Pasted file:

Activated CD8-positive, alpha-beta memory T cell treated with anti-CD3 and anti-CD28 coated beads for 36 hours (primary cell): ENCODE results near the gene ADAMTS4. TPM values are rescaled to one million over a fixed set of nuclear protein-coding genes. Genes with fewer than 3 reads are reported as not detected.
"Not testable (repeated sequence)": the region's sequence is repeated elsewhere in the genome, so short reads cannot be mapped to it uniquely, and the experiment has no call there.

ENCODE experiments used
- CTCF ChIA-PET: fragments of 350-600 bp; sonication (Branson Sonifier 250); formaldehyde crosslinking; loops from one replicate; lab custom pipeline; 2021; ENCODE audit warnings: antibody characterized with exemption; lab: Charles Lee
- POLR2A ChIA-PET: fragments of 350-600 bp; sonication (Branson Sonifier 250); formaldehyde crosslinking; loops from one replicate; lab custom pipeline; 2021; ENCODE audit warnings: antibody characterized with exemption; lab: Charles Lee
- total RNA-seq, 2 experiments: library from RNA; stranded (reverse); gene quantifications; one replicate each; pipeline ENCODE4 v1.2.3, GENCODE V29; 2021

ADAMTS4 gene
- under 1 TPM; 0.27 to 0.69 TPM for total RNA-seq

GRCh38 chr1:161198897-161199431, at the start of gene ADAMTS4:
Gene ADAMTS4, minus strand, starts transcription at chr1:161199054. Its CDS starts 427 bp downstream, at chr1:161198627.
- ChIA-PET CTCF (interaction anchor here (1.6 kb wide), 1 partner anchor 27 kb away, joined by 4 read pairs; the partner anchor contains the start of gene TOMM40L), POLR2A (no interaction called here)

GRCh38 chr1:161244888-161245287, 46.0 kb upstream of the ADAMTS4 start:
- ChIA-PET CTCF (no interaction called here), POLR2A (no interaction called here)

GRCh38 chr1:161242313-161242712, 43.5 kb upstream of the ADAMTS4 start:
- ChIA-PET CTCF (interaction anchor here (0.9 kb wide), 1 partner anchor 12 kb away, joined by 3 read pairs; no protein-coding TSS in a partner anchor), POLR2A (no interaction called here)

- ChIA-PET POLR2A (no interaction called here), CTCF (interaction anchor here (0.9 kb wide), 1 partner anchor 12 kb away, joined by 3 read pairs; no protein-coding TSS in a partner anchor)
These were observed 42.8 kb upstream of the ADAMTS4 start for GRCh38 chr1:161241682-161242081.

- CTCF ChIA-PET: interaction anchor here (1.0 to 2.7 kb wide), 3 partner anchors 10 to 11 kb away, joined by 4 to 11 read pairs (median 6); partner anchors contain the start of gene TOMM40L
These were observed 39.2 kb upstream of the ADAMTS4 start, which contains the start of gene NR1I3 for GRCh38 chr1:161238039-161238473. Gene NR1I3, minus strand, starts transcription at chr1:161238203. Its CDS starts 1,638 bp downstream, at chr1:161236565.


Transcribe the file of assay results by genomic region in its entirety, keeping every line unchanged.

Activated CD8-positive, alpha-beta memory T cell treated with anti-CD3 and anti-CD28 coated beads for 36 hours (primary cell): ENCODE results near the gene ADAMTS4. TPM values are rescaled to one million over a fixed set of nuclear protein-coding genes. Genes with fewer than 3 reads are reported as not detected.
"Not testable (repeated sequence)": the region's sequence is repeated elsewhere in the genome, so short reads cannot be mapped to it uniquely, and the experiment has no call there.

ENCODE experiments used
- CTCF ChIA-PET: fragments of 350-600 bp; sonication (Branson Sonifier 250); formaldehyde crosslinking; loops from one replicate; lab custom pipeline; 2021; ENCODE audit warnings: antibody characterized with exemption; lab: Charles Lee
- POLR2A ChIA-PET: fragments of 350-600 bp; sonication (Branson Sonifier 250); formaldehyde crosslinking; loops from one replicate; lab custom pipeline; 2021; ENCODE audit warnings: antibody characterized with exemption; lab: Charles Lee
- total RNA-seq, 2 experiments: library from RNA; stranded (reverse); gene quantifications; one replicate each; pipeline ENCODE4 v1.2.3, GENCODE V29; 2021

ADAMTS4 gene
- under 1 TPM; 0.27 to 0.69 TPM for total RNA-seq

GRCh38 chr1:161198897-161199431, at the start of gene ADAMTS4:
Gene ADAMTS4, minus strand, starts transcription at chr1:161199054. Its CDS starts 427 bp downstream, at chr1:161198627.
- ChIA-PET CTCF (interaction anchor here (1.6 kb wide), 1 partner anchor 27 kb away, joined by 4 read pairs; the partner anchor contains the start of gene TOMM40L), POLR2A (no interaction called here)

GRCh38 chr1:161244888-161245287, 46.0 kb upstream of the ADAMTS4 start:
- ChIA-PET CTCF (no interaction called here), POLR2A (no interaction called here)

GRCh38 chr1:161242313-161242712, 43.5 kb upstream of the ADAMTS4 start:
- ChIA-PET CTCF (interaction anchor here (0.9 kb wide), 1 partner anchor 12 kb away, joined by 3 read pairs; no protein-coding TSS in a partner anchor), POLR2A (no interaction called here)

- ChIA-PET POLR2A (no interaction called here), CTCF (interaction anchor here (0.9 kb wide), 1 partner anchor 12 kb away, joined by 3 read pairs; no protein-coding TSS in a partner anchor)
These were observed 42.8 kb upstream of the ADAMTS4 start for GRCh38 chr1:161241682-161242081.

- CTCF ChIA-PET: interaction anchor here (1.0 to 2.7 kb wide), 3 partner anchors 10 to 11 kb away, joined by 4 to 11 read pairs (median 6); partner anchors contain the start of gene TOMM40L
These were observed 39.2 kb upstream of the ADAMTS4 start, which contains the start of gene NR1I3 for GRCh38 chr1:161238039-161238473. Gene NR1I3, minus strand, starts transcription at chr1:161238203. Its CDS starts 1,638 bp downstream, at chr1:161236565.